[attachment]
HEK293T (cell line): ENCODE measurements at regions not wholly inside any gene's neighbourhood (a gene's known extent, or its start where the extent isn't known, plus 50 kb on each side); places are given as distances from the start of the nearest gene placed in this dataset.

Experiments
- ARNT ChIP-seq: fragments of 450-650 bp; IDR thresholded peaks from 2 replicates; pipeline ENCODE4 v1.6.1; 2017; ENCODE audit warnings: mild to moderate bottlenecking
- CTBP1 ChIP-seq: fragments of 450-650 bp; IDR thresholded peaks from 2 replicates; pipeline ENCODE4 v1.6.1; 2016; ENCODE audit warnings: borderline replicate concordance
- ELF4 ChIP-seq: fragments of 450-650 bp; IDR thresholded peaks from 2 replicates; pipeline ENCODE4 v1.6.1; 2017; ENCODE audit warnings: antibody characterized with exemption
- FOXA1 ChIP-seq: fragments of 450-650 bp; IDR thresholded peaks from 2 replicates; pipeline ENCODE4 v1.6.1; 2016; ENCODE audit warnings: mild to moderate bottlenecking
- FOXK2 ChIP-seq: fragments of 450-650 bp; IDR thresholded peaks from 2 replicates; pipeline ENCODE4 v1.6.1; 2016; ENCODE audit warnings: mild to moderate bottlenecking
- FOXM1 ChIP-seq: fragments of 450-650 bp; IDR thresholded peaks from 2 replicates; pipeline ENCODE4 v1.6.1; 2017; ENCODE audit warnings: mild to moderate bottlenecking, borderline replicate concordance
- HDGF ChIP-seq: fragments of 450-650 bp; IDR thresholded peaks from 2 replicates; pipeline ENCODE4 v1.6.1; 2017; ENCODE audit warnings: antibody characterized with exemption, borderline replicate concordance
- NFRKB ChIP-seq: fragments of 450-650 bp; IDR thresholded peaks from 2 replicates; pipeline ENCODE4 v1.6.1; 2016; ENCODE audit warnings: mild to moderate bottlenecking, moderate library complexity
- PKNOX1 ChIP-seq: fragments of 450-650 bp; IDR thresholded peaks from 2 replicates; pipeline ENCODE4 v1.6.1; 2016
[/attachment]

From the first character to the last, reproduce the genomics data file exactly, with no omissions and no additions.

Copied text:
HEK293T (cell line): ENCODE measurements at regions not wholly inside any gene's neighbourhood (a gene's known extent, or its start where the extent isn't known, plus 50 kb on each side); places are given as distances from the start of the nearest gene placed in this dataset.

Experiments
- ARNT ChIP-seq: fragments of 450-650 bp; IDR thresholded peaks from 2 replicates; pipeline ENCODE4 v1.6.1; 2017; ENCODE audit warnings: mild to moderate bottlenecking
- CTBP1 ChIP-seq: fragments of 450-650 bp; IDR thresholded peaks from 2 replicates; pipeline ENCODE4 v1.6.1; 2016; ENCODE audit warnings: borderline replicate concordance
- ELF4 ChIP-seq: fragments of 450-650 bp; IDR thresholded peaks from 2 replicates; pipeline ENCODE4 v1.6.1; 2017; ENCODE audit warnings: antibody characterized with exemption
- FOXA1 ChIP-seq: fragments of 450-650 bp; IDR thresholded peaks from 2 replicates; pipeline ENCODE4 v1.6.1; 2016; ENCODE audit warnings: mild to moderate bottlenecking
- FOXK2 ChIP-seq: fragments of 450-650 bp; IDR thresholded peaks from 2 replicates; pipeline ENCODE4 v1.6.1; 2016; ENCODE audit warnings: mild to moderate bottlenecking
- FOXM1 ChIP-seq: fragments of 450-650 bp; IDR thresholded peaks from 2 replicates; pipeline ENCODE4 v1.6.1; 2017; ENCODE audit warnings: mild to moderate bottlenecking, borderline replicate concordance
- HDGF ChIP-seq: fragments of 450-650 bp; IDR thresholded peaks from 2 replicates; pipeline ENCODE4 v1.6.1; 2017; ENCODE audit warnings: antibody characterized with exemption, borderline replicate concordance
- NFRKB ChIP-seq: fragments of 450-650 bp; IDR thresholded peaks from 2 replicates; pipeline ENCODE4 v1.6.1; 2016; ENCODE audit warnings: mild to moderate bottlenecking, moderate library complexity
- PKNOX1 ChIP-seq: fragments of 450-650 bp; IDR thresholded peaks from 2 replicates; pipeline ENCODE4 v1.6.1; 2016